About Us


Jamie and I were introduced some years ago by a mutual friend as we both made mobiles. We have been collaborating on art projects since that time. Around 15 years ago Jamie trained to be a teacher. He is now Deputy Head at our local comprehensive school and I lead on the art projects. The landscape of Ilkley Moor and the Yorkshire Dales where we live influences how our work is developing.



Our work explores concepts of balance, interconnectedness, our relationship with the natural world and our place within it and is increasingly concerned with reciprocity and symbiosis. We are interested in the shifting perspectives of how humans interact with nature, and in trying to articulate – using kinetic sculpture as metaphor – a language of equilibrium.

Our projects typically begin with drawn or photographic observation. The shapes for the mobiles are created by laminating layers of veneer which is sustainably sourced from responsibly managed forests. Lamination is a low-energy process with ancient origins which binds together individual, fragile layers to create a much stronger whole. This concept of the whole being greater than the sum of parts underpins not only the form but also the content of the work in that each part of every mobile is integral to the balance of the whole.

The wooden mobiles at the centre of our practice are light and responsive to human presence. Every time anyone interacts with one or more of the mobiles there is a unique performance which can never be repeated, and each viewer has an experiential relationship with the work as a process which is constantly evolving and changing.


Gallery representation

We are elected members of the Royal Society of Sculptors, represented by the gallery jaggedart in London and exhibit there regularly and at art fairs, in particular COLLECT and London Art Fair, whilst also exhibiting in the north of England in a number of galleries. As well as our smaller-scale work in wood, we have completed a number of larger-scale commissions in metal for public and private organisations such as John Lewis, Olleco, and a number of hospitals (The Northumbria Specialist Emergency Care Hospital, West Middlesex Hospital, St. George’s Hospital and Milton Keynes Hospital). More information can be found on the commissions section of the Portfolio page. We have also created a small number of outdoor mobiles for commission and exhibition and this is an area which we are keen to develop further.



Our creative practice also involves processes of co-design with individuals and groups, particularly with those from different disciplines, recognising that whilst collaboration can at times be challenging, the process ultimately brings far greater rewards and insight.

Four short videos below show a variety of work, some of which has emerged out of collaboration. The first, by Clare Dearnaley, is the trailer for the Dovetailing project. The second, by Adam Gutch, shows the maquettes for a permanent large-scale commission we did for John Lewis. The third, by Clare Dearnaley, is a study of A Murmuration of Starlings, a permanent large-scale commission for the Northumbria Specialist Emergency Healthcare Hospital. Both the John Lewis and the Northumberland sculptures were fabricated by ArtFabs. The fourth is a short film by Clare Dearnaley of a mobile which we made with James Wilkinson as an experiment for a smaller-scale outdoor piece.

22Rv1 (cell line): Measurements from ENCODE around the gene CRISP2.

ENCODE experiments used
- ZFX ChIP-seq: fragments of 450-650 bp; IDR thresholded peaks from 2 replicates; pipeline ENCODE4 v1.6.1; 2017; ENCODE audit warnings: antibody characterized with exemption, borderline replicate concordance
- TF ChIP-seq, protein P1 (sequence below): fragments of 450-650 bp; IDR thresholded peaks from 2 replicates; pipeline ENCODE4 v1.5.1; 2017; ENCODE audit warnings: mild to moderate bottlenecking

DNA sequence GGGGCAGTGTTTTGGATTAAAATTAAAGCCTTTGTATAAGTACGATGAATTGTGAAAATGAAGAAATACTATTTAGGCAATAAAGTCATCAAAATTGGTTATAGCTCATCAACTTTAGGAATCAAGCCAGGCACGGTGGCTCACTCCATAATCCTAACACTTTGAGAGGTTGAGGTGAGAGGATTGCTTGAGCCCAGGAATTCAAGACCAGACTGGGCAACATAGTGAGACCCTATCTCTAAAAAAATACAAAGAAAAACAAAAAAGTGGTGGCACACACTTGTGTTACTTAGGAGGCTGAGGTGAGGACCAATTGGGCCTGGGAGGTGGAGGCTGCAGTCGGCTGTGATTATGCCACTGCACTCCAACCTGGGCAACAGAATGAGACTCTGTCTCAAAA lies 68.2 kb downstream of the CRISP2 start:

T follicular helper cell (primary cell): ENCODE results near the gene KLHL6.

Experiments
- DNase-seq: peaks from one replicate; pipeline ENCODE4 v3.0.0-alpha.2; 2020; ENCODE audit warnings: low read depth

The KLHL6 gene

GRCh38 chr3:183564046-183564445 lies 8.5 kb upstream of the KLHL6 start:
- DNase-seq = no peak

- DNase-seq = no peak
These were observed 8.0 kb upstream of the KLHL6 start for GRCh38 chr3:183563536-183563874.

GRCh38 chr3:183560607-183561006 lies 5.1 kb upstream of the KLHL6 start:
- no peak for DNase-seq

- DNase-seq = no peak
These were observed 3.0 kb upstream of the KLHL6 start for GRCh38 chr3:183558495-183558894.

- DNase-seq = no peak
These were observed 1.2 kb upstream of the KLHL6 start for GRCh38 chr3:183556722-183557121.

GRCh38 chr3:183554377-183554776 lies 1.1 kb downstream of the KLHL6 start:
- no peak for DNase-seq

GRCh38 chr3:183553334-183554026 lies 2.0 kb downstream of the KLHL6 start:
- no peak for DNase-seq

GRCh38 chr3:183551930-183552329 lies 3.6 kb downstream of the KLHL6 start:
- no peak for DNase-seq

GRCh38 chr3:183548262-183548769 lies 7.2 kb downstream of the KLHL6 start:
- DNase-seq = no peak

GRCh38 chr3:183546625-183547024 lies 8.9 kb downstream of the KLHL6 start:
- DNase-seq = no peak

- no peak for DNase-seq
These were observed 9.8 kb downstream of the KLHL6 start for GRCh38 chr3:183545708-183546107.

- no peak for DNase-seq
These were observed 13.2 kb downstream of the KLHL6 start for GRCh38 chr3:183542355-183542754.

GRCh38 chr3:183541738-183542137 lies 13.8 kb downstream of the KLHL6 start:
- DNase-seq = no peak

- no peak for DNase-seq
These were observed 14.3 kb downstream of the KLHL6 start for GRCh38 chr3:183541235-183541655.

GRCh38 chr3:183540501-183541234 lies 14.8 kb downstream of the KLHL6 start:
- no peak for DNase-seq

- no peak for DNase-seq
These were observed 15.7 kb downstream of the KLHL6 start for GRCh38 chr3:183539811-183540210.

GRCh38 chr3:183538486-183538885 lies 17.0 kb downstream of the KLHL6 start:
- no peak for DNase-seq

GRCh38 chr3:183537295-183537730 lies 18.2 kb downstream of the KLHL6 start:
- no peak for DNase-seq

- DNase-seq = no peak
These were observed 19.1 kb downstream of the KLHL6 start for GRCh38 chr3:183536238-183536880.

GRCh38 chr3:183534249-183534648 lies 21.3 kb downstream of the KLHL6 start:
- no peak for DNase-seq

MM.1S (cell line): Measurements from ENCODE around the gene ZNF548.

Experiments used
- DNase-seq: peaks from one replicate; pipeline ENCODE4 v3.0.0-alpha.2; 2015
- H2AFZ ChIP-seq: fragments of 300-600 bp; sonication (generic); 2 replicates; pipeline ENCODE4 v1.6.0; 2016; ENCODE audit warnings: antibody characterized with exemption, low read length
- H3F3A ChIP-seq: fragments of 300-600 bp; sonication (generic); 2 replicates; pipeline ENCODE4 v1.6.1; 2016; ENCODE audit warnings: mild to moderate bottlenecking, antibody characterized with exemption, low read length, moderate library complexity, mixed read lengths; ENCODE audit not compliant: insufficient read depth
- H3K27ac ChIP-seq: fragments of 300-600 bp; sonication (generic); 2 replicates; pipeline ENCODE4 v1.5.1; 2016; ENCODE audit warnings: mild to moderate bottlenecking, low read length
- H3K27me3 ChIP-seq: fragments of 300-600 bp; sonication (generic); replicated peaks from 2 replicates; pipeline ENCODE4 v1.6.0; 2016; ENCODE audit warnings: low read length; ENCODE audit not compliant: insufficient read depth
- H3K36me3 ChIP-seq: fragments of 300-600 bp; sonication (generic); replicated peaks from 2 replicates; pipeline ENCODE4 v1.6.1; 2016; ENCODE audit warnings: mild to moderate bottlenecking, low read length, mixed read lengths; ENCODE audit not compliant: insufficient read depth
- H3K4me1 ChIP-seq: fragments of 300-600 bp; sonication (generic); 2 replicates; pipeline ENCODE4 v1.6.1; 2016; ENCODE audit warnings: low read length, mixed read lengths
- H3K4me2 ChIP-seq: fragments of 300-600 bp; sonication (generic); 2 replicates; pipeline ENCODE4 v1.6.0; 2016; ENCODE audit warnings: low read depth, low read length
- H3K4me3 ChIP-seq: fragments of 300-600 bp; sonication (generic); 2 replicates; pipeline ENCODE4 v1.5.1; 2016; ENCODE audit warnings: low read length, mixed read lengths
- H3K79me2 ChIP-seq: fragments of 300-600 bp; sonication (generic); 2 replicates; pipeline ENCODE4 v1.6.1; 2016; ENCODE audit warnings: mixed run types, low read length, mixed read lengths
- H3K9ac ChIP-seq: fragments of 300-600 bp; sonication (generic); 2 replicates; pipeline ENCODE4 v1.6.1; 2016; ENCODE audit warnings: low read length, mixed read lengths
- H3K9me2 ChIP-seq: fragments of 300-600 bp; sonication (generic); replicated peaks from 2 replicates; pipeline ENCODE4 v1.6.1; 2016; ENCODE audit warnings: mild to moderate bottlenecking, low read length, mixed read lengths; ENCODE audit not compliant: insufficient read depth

“Beautifully-poised constructions floating in the centres of rooms, gently moving in response to soundwaves of musicians, air waves of human presence.”

Ian Duhig


“My mobiles give me such joy. I’ve hung mine in the dining area of my kitchen, and the altering light and air currents of the room reflect on the mobiles under which I sit watching them change and move.”

Lady Diana Brittan

Former Chairperson, National Lottery Community Fund

“The silent harmonies are endlessly compelling.”

Ian Bone

Violinist, Opera North

“The exhibition was a delight for the senses. A serene experience of light, music and movement. As you walk under and around the mobiles your movement in turn creates their movement, changing the shapes and shadows as they turn and dance. Wandering under and around felt like being in the boughs of the most exquisite and delicate of trees.”

Liz Grierson

Chair, The Rowntree Society

“It was an intimate, multisensory experience, where three dimensional objects made of natural materials responded to the flow of air and movement of viewers. The sculptures looked like notes or thoughts emerging from the air. I was totally fascinated by the way mobiles interacted with the people around them and couldn’t stop taking photos.”

Agi Stachura

Art practioner

“I have a mathematical background, and a lifelong interest in the mathematics of curves, in particular, so I found the experience of being surrounded by so many dynamic curves, of such beauty, quite overwhelming. I don’t mean I tried to analyse them in any way, I was just…. “bathed”, I suppose, in a manifestation of their complex diversity. The essence of the whole exhibition is not in isolated curves, beautiful though they may be, but in their interaction and mutual dependence – where the complexity goes through the roof.”

Martin Williams

Mathematician and teacher

“I thought the mobiles seemed to be suspended in space and made me think of thoughts inside the mind.”

Ghislaine Young


“The mobile seems to float and I can imagine sounds coming from it when I watch it turning.”

Sophie Renshaw

Violist, London Mozart Players